Earlier this year, New Times columnist Uncle Luke complained that The First 48, A&E's reality series that follows Miami police as they attempt to solve homicides, was unfairly depicting the city's black neighborhoods as "war zones."
Maybe the Miami cops agreed. The department has asked The First 48's producers to donate $10,000 per new episode to its Police Athletic League charity, Chief Manuel Orosa told the Miami Herald on Saturday.
The money would go to parks and schools in the communities the show frequents, Orosa said. In the past, The First 48 has centered on crimes in Overtown, Liberty City, and Little Haiti.
The show's production company hasn't agreed to the new terms, and the previous contract between police and the show has expired. The First 48's cameras have stopped accompanying detectives in their investigations.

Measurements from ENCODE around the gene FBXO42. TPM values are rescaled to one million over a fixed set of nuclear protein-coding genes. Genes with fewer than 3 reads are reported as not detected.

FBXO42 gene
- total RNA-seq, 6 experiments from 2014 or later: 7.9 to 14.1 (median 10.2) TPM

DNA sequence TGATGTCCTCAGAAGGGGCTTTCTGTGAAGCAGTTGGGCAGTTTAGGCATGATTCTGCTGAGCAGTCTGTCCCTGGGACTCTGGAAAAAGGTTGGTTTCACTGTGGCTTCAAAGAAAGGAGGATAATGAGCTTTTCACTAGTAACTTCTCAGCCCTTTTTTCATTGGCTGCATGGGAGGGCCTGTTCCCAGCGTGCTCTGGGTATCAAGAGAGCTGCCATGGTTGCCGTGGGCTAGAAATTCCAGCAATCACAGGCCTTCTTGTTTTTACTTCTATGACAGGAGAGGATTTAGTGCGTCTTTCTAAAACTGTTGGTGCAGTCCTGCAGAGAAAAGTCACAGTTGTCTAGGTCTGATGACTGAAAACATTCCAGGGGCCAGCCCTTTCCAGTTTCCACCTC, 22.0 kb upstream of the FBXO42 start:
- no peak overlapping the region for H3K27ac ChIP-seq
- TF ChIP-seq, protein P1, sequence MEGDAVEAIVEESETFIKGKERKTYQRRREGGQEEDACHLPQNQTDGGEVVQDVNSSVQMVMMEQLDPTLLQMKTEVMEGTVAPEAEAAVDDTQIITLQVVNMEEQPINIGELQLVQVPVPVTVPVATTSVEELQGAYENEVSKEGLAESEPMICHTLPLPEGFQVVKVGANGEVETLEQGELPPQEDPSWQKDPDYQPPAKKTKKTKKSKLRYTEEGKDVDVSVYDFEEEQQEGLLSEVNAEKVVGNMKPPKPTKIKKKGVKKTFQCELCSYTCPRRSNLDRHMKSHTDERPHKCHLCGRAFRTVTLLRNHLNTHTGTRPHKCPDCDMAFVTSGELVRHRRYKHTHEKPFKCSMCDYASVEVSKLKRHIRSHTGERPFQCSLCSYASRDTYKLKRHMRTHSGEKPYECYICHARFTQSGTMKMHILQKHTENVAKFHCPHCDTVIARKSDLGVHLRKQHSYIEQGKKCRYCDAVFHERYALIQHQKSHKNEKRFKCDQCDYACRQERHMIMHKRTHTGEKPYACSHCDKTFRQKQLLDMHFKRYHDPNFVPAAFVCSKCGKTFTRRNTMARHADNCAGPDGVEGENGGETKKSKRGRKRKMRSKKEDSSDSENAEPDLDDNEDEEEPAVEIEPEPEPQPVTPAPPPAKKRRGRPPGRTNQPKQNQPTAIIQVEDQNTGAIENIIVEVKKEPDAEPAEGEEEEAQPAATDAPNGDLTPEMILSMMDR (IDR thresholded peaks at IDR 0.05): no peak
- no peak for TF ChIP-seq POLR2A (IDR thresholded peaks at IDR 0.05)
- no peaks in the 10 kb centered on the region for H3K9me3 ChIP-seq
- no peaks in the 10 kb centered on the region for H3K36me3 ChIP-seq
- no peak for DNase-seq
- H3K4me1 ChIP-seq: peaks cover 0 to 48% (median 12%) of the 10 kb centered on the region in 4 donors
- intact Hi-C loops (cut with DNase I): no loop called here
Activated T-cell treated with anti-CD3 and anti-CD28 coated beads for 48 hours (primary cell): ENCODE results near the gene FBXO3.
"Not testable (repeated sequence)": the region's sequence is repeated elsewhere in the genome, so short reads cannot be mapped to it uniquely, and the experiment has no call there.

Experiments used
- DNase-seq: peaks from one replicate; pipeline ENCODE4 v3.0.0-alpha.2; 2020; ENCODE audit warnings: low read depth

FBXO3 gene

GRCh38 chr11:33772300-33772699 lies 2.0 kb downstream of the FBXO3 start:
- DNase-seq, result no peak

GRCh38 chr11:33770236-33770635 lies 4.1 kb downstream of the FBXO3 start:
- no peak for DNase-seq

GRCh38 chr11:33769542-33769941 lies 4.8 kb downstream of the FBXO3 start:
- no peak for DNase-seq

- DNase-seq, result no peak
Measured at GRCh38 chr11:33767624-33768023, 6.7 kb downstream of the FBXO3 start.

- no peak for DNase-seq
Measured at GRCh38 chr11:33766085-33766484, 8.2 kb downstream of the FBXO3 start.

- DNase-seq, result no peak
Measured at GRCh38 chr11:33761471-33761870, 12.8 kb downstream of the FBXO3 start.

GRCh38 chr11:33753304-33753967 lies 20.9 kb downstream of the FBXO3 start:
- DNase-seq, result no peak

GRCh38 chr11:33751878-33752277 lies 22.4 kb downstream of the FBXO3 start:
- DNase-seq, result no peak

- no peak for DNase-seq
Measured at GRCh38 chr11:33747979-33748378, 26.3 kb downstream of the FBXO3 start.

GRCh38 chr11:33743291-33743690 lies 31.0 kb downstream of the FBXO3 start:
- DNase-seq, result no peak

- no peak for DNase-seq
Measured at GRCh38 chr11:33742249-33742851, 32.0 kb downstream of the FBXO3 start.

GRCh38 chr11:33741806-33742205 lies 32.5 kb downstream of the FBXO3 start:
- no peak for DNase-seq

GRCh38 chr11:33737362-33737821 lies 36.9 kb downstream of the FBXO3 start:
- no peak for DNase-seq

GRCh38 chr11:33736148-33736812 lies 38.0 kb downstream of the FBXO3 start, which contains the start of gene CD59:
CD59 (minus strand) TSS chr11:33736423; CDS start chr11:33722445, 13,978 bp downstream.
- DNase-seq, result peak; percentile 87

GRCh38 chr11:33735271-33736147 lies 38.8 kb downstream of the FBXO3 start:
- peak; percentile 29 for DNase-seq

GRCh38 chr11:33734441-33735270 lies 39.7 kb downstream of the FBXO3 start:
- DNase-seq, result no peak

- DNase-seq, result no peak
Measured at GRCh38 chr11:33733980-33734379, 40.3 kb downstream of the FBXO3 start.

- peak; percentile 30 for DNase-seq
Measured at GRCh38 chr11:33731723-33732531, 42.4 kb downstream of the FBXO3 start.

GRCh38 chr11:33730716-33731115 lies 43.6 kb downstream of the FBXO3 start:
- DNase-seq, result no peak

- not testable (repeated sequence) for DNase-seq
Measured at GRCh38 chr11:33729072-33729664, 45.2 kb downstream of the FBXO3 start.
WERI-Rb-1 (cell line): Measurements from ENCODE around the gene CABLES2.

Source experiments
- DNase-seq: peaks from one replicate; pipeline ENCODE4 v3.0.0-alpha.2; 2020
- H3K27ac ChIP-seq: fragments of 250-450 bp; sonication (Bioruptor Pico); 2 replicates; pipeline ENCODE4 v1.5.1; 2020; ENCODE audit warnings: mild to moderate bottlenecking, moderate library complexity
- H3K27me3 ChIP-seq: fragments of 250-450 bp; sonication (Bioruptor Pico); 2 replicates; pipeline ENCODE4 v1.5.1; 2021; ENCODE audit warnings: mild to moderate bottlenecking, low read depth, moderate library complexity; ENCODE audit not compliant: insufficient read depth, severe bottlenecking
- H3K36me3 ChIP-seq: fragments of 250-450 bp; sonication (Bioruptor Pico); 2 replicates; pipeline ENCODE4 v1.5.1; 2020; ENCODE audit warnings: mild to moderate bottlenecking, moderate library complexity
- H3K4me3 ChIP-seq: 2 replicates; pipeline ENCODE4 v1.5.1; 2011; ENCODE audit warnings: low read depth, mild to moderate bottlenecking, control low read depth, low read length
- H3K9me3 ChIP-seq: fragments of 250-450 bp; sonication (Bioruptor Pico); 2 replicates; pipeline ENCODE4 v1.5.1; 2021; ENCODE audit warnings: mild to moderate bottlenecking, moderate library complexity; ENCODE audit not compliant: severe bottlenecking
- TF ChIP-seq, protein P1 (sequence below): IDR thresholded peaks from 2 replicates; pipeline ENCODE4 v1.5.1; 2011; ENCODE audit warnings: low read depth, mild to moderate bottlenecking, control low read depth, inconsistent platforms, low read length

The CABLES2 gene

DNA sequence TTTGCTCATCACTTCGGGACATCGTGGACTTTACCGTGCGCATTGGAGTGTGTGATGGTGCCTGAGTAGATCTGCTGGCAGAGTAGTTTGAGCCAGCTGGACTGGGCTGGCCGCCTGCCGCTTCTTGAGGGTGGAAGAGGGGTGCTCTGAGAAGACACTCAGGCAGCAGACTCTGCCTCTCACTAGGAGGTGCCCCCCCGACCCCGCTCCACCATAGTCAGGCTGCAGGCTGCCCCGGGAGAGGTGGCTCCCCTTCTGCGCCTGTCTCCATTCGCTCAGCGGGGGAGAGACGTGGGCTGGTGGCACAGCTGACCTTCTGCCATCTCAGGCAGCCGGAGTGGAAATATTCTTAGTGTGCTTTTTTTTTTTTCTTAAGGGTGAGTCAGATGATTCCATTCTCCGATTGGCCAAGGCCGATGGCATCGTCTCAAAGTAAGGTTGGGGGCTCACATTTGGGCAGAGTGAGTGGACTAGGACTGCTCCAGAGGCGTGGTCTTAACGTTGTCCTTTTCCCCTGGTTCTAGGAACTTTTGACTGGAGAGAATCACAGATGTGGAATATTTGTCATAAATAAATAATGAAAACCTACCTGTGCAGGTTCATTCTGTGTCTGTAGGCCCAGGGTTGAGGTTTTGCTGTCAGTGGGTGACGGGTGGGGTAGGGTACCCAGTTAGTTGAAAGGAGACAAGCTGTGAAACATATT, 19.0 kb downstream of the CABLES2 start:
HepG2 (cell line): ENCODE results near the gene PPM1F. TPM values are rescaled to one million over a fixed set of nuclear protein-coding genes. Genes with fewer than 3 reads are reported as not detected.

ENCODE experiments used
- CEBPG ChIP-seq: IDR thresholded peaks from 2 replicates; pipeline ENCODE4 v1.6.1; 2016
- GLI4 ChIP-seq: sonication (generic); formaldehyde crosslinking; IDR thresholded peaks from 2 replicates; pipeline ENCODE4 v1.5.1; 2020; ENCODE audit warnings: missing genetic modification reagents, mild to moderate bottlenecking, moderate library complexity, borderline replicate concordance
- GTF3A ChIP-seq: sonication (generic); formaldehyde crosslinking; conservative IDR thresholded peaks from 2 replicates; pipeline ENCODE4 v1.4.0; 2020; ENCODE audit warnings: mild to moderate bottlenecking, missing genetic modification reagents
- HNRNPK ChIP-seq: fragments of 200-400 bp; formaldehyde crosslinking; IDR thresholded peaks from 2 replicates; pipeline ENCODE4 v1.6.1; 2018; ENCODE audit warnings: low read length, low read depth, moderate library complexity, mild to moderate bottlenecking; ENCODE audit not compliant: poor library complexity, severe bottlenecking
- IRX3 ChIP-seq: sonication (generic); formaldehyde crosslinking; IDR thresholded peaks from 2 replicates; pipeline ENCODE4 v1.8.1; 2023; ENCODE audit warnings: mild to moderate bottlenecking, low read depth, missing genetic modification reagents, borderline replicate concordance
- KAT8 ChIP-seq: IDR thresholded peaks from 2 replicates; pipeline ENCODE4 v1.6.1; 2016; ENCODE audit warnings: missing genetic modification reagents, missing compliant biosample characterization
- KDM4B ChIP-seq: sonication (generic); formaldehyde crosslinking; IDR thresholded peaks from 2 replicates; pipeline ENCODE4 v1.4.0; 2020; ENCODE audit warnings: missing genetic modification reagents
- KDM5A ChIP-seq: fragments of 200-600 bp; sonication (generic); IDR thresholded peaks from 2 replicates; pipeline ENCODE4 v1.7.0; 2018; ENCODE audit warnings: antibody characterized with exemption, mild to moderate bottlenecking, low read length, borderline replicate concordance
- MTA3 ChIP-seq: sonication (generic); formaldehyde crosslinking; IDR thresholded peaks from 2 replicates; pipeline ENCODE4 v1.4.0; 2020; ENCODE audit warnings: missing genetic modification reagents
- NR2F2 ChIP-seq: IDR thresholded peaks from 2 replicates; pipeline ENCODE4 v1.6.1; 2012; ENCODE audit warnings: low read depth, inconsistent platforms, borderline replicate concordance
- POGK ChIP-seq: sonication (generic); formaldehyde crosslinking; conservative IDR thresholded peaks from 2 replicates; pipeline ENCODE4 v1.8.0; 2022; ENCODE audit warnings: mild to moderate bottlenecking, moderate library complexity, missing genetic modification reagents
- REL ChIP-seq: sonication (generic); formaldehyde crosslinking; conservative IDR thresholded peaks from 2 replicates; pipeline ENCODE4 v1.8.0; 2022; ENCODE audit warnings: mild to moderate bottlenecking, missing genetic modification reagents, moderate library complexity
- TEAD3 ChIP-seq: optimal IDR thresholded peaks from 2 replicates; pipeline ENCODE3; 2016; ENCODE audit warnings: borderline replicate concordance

From the show's debut in 2004 to the present, critics in cities where it's been shot -- Detroit, Memphis, Houston, Cincinnati, Tuscon, and more -- have complained that having TV cameras rolling while detectives work complicates and sometimes undermines police investigations. Seven-year-old Aiyana Jones was shot and killed during a police raid in Detroit that was captured on The First 48's cameras. Some alleged that the officers acted more brashly to impress theie television audience.
But The First 48 has been a highly successful series for A&E, at least from a television standpoint. Its season six made it the highest rated non-fiction justice TV program in the U.S., and the 2009 premiere of its eighth season captured 2.3 million viewers. The show has had 12 seasons in total.
John Kim, a producer and co-creator of the show, told the Herald that he still hopes to work out a deal with the Miami PD.
Follow Ciara LaVelle on Twitter @ciaralavelle.
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